Friday, July 01, 2005

Another Letter to the Editor 

Back in late April, our diocesan paper ran a column of George Weigel's describing Pope Benedict's election as a sign that the "'progressive' project" was over. In his view, for forty years there has been a movement trying to foster a Catholicism of "how little can I believe?" ; and that movement is, in his view, mostly dead.

The following week, an adult faith formation director wrote a letter to the editor that was little more than five column inches of whining. She did not take Weigel to task for a mischaracterization of the word "progressive," nor demonstrate that the movement was still alive, nor address his argument at all. As near as I can tell, having skimmed his column and grown angry at Weigel and all those like him, she wrote a letter against what she thought he must really mean. She excoriated him for denying the legitimacy of anyone who questions any church practices, for rejecting Vatican II, and especially for being afraid.

Now anyone who's read the least bit of Weigel's writing knows that these charges don't stick at all. There are plenty of ways the letter-writer could have argued with Weigel; but to say that the author of The Courage to Be Catholic approves of all church practices, that Letters to a Young Catholic rejects Vatican II, or that Witness to Hope is the work of a man possessed by fear, is fanciful beyond measure.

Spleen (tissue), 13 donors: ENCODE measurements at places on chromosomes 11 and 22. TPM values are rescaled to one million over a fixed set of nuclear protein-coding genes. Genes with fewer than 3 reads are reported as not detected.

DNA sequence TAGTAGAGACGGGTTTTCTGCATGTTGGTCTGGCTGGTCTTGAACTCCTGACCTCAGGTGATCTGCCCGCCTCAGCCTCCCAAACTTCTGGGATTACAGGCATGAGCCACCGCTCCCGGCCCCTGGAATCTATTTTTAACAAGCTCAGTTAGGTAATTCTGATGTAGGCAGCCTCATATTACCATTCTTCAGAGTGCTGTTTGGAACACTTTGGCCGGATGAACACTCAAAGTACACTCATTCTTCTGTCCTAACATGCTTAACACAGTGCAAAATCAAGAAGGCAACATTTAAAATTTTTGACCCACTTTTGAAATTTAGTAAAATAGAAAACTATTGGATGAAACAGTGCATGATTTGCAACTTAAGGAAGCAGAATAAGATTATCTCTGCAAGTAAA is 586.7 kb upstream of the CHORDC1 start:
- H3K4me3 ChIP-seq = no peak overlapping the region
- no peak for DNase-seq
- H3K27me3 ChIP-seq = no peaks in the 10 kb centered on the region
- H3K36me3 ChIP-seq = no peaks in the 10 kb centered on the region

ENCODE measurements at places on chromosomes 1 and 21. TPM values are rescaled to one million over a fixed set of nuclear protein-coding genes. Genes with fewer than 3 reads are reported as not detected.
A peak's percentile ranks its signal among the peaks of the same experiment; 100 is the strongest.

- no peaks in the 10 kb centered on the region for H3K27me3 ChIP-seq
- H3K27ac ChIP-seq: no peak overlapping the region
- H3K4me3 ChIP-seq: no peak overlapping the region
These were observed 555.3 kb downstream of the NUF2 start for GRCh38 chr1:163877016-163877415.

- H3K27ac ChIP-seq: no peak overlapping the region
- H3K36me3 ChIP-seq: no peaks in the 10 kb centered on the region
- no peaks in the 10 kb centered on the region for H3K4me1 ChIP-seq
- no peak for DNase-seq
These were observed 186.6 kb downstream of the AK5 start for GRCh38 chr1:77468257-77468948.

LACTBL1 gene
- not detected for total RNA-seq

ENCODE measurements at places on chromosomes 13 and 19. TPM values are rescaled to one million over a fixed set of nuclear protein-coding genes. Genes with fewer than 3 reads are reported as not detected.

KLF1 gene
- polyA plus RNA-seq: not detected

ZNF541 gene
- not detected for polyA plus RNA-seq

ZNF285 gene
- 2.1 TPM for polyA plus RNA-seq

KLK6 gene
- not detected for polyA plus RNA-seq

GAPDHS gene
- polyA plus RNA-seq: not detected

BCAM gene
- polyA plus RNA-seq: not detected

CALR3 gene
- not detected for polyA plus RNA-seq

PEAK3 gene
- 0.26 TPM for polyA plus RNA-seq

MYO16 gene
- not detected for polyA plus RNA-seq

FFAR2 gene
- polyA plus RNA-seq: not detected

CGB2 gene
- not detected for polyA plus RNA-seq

So I wrote a letter to the editor gently (I hope) pointing out the enormous gaps between the letter-writer's accusations and Weigel's actual column. My chief point, however, was that the effectiveness of dialogue breaks down utterly when we merely glance at someone's words, decide what "side" he's on, presume we already know what he and his ilk think, and then respond to that rather than what he really said.

When I was studying literature in college, the good professors always insisted we stay close to the text before our eyes. This practice was not a chain restricting good discussion, but rather an anchor to reality. The same rule applies to homilies, newspaper columns, and blogs. Take what is actually said, attribute the best motives to the author consistent with what he wrote, and then respond in charity.

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